By Patrick Smith
June 10, 2013
Maybe it had to come to this, given that Tayyip Erdoğan, Turkey’s bull-headed, probably corrupt prime minister, heads an Islamist government in a nation far down the road to secularism.
Erdoğan has lately limited the sale of alcohol and put limits on the use of abortion. Now a peaceful protest over a patch of park in central Istanbul has now mutated into a crisis involving Islam in politics, authoritarian rule, voracious over-development, westernization, and the status of Turkey’s secular minority. In effect, Erdoğan has hauled his nation back at least a decade, and maybe two, in a couple of quick weeks.
The biggest casualty (of many) is the progress of Turkey’s application to become a full member of the European Union. Talks on this question have been under way since 2005, and of late it has appeared that accession might be a couple of years away. The EU needs an unstable autocracy on its eastern flank the way it needs hungry children in Athens. Erdoğan, with his autocratic demeanor and his nostalgia for Ottoman grandeur, would not do well at a mahogany table in Brussels.
The protests that erupted in late May do not announce the next chapter in the “Arab Spring” story—not yet, anyway. Conditions in Egypt are vastly different than in, say, Egypt or Tunisia or Libya. Erdoğan is not a dictator (not yet, anyway) and will not be forced from power; Turkey’s economy is more advanced than those of its neighbours; secularists are a minority but a prominent, influential one.
Secularism or Fundamentalism
But Turkey today faces questions that everyone in the Middle East will eventually face. How does Islam co-exist with democracy? How do you modernize without westernizing? The two are different, as every non-westerner knows. Turkey is unlikely to explode, but these same questions could light dangerous fires elsewhere.
The crisis in Turkey is especially unfortunate when you look at Erdoğan’s record. He brought the Islamist Justice and Development Party to power in 2002 promising to make Turkey a model for other Middle Eastern nations struggling to reconcile representative government with the dominant religion. He imposed civilian control over the military, more than doubled per capita incomes, spread social services, began peace talks with the Kurdish minority, and won three consecutive elections. Forecasts for the “Anatolian Tiger” have put growth this year at above 4 percent.
But Erdoğan radically overshot his mark. Turks have complained for years of creeping authoritarianism, and Erdoğan’s grandiloquent mega-projects, all launched without public consultation, came to symbolize it. Shopping malls and gated communities are changing the face of Istanbul. There is a new bridge planned to span the Bosporus (the third), the world’s largest airport, and Turkey’s largest mosque.
This is how “a couple of trees,” as Erdoğan put it, sparked national protests. The plan is to build a shopping mall, along with a Disneyesque replica of an Ottoman army barracks, on the site of the last park in central Istanbul. Peaceful protests prompted teargas, and small demonstrations became large ones. As of Sunday, the prime minister vows to press on with his redevelopment plans.
Other factors come into play. Erdoğan’s ambitions have created a subclass of construction tycoons with close ties to the governing party. The suggestions of corruption are strong and not difficult to accept. From Japan in the 1950s to Afghanistan in this decade, construction and politics produce corruption more often than not, and this is to put the point mildly.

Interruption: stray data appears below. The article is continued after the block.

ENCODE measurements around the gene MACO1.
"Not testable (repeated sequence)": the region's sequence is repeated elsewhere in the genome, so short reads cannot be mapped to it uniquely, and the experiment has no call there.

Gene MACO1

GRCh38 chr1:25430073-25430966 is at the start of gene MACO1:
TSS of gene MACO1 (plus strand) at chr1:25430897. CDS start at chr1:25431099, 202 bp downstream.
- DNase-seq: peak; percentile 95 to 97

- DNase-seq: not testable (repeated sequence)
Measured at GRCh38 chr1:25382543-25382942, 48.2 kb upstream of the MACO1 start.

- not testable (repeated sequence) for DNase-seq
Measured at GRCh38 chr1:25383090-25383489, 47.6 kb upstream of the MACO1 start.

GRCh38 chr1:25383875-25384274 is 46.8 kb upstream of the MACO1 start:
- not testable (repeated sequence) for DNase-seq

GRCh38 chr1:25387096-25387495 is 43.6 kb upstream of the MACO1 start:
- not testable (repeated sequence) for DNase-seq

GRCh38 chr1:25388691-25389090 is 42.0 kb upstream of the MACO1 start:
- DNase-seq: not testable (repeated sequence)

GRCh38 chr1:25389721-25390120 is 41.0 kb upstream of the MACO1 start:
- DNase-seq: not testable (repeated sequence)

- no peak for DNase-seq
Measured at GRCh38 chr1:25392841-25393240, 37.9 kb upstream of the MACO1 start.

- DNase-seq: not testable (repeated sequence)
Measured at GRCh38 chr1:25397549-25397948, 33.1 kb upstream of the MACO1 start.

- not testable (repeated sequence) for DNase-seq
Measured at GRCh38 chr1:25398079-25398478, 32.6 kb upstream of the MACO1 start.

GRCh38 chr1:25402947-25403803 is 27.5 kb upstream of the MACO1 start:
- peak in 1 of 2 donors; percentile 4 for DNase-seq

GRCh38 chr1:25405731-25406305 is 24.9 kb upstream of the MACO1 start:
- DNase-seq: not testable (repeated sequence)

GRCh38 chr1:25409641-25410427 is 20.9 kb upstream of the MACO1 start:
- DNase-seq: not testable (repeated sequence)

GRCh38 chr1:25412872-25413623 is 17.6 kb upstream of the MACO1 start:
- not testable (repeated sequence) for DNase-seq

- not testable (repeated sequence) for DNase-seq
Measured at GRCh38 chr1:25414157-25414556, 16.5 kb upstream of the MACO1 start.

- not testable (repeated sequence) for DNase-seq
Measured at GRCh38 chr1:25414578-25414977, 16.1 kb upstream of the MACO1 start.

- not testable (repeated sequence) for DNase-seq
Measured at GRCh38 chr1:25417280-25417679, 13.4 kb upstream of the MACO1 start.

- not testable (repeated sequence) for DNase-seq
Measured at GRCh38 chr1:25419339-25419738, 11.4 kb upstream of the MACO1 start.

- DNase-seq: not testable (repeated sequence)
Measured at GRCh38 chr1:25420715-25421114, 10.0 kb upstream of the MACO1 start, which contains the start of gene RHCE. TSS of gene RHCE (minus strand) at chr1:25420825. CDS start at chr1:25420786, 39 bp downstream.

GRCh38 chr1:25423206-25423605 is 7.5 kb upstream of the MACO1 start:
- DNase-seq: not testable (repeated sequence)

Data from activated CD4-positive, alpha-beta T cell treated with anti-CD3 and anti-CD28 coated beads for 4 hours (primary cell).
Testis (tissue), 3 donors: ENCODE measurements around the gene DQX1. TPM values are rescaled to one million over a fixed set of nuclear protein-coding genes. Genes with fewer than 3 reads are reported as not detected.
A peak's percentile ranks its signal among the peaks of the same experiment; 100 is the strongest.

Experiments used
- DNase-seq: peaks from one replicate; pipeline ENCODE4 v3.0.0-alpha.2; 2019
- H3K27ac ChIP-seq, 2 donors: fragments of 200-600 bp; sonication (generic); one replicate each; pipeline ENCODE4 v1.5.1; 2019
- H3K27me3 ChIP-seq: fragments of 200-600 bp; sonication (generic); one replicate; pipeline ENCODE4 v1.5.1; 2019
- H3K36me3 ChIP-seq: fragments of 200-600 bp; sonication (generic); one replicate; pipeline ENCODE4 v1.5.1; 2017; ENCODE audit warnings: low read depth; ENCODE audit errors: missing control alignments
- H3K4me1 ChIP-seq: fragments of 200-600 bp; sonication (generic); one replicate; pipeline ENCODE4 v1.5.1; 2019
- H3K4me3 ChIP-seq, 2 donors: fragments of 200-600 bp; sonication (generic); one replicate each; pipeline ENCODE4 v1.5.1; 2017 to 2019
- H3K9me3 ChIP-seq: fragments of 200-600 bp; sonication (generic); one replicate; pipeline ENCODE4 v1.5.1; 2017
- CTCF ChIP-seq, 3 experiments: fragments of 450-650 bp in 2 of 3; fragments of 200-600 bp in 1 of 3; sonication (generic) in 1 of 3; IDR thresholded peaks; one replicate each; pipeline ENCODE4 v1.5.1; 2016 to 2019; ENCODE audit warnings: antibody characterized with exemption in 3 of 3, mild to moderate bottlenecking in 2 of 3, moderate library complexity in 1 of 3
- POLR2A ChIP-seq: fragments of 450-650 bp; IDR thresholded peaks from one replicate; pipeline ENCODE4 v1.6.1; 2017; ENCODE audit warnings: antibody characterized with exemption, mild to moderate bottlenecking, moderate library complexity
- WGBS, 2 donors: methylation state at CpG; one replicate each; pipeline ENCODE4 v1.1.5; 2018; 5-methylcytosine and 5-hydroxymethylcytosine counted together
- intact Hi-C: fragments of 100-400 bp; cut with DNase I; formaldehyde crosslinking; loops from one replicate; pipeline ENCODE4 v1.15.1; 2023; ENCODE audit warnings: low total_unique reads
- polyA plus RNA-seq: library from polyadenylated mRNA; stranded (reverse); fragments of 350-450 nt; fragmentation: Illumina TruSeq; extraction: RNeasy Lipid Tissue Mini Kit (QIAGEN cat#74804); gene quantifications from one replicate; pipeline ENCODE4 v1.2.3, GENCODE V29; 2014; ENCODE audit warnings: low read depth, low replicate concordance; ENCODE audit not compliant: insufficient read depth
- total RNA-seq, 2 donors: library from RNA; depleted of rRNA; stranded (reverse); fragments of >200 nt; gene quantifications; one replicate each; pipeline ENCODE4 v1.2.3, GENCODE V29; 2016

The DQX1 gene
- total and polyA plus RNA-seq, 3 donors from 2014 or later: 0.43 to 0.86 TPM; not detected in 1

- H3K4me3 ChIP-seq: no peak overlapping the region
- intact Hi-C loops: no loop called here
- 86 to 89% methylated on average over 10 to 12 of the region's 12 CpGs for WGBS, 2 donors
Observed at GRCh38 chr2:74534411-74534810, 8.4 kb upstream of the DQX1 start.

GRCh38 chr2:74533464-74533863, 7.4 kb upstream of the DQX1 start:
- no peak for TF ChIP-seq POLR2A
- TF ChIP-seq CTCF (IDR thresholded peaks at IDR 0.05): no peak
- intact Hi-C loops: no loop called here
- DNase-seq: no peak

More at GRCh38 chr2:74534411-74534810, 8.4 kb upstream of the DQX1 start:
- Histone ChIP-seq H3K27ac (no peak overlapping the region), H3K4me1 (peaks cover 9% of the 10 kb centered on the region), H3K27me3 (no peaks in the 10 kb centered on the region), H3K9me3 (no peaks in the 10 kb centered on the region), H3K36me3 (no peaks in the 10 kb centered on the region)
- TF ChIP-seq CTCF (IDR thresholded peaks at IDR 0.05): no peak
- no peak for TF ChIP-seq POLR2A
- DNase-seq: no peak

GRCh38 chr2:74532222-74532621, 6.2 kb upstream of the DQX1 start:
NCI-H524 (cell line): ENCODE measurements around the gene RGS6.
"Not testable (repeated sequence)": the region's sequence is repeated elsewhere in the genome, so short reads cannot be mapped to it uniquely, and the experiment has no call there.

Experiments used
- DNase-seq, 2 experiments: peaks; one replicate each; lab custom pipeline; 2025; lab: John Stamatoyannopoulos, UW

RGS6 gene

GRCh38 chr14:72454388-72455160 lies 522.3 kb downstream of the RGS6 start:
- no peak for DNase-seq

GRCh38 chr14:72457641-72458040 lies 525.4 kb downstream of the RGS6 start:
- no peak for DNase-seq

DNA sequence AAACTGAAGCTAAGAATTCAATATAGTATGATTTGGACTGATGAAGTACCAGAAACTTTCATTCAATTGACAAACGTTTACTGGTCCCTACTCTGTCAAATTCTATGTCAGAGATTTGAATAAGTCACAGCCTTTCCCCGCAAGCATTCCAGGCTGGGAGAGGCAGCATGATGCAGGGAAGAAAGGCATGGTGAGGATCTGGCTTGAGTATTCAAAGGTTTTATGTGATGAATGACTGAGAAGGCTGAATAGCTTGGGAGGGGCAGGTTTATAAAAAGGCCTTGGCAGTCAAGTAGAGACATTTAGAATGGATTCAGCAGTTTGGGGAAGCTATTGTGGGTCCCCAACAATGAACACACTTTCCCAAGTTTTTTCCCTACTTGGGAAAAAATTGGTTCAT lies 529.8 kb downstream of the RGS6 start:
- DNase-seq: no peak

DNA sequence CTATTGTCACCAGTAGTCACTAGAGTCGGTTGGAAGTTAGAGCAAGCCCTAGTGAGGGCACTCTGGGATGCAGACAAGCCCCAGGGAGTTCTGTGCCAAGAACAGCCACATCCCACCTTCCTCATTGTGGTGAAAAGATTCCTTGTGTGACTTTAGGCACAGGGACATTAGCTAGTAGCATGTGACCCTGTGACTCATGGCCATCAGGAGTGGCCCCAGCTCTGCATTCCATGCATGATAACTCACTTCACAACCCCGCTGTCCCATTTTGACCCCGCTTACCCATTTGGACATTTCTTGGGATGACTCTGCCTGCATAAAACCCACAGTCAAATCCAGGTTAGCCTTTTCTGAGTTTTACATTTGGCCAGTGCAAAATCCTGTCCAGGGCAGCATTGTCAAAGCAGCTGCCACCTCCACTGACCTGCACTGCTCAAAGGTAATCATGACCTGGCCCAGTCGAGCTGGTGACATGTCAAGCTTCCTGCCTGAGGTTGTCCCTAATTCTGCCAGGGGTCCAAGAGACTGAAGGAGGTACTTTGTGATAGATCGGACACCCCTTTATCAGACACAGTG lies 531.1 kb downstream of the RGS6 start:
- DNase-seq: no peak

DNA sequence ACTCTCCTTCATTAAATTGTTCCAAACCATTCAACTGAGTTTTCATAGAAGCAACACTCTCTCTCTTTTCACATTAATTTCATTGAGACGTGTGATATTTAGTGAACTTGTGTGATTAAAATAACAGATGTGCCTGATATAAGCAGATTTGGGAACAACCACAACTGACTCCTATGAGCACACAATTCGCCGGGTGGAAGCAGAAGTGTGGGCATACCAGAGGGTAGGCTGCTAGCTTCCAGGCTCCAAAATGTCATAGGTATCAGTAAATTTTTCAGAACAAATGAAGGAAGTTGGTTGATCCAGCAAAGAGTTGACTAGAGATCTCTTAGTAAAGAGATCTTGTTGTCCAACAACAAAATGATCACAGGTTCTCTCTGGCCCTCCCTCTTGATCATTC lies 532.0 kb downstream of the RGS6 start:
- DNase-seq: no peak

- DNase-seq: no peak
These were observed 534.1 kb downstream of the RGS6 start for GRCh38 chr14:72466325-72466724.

The Delusion of an Ottoman Empire
There is also Erdoğan’s plan to award the presidency more executive powers prior to assuming the office himself next year. It feeds his critics, notably the secularists whom he has so deeply offended, in their suspicion that what the prime minister wants most is to make himself a modern-day sultan.
Identity politics plays a big part in the Turkish crisis, and they are complicated. Everything appears backward, at least at first sight. The secularists and liberals oppose Erdoğan and the governing party for all their hyper-nationalist plans. It is the Islamists and conservatives who support a redevelopment strategy that is changing skylines across the nation.
The confusion has to do with what people mean by modernization. Erdoğan and his supporters may be mildly Islamist, but to them being modern means being western. It is with glass and concrete that one becomes modern. It is the same in many other places. The Iranian clerics are vigorously anti-western, but it is western technology that will prove them modern.
Erdoğan’s opponents have left such thinking behind. They understand that modernization and westernization are not the same—and, indeed, are opposed. The task is precisely to become modern and remain Turkish, which is why Istanbul’s public spaces are the symbolic core of Turkey’s conflicts.
The suggestion abroad this weekend has been that Erdoğan may have been chastened. This may be more wishful thinking than anything else. Just as he has not stepped back from his shopping mall plans, there is no suggestion he will repudiate his ideas for an enhanced presidency. Both of these moves are low-cost ways of mending the national fabric.
Many people and many nations express support for Turkey’s EU membership. Erdoğan has just shown us that the matter deserves more thought. Turkey’s problems—autocracy, Islamic democracy, modernization, westernization—are the Middle East’s problems. Its lessons are for the Middle East to learn. The distance from Europe has grown.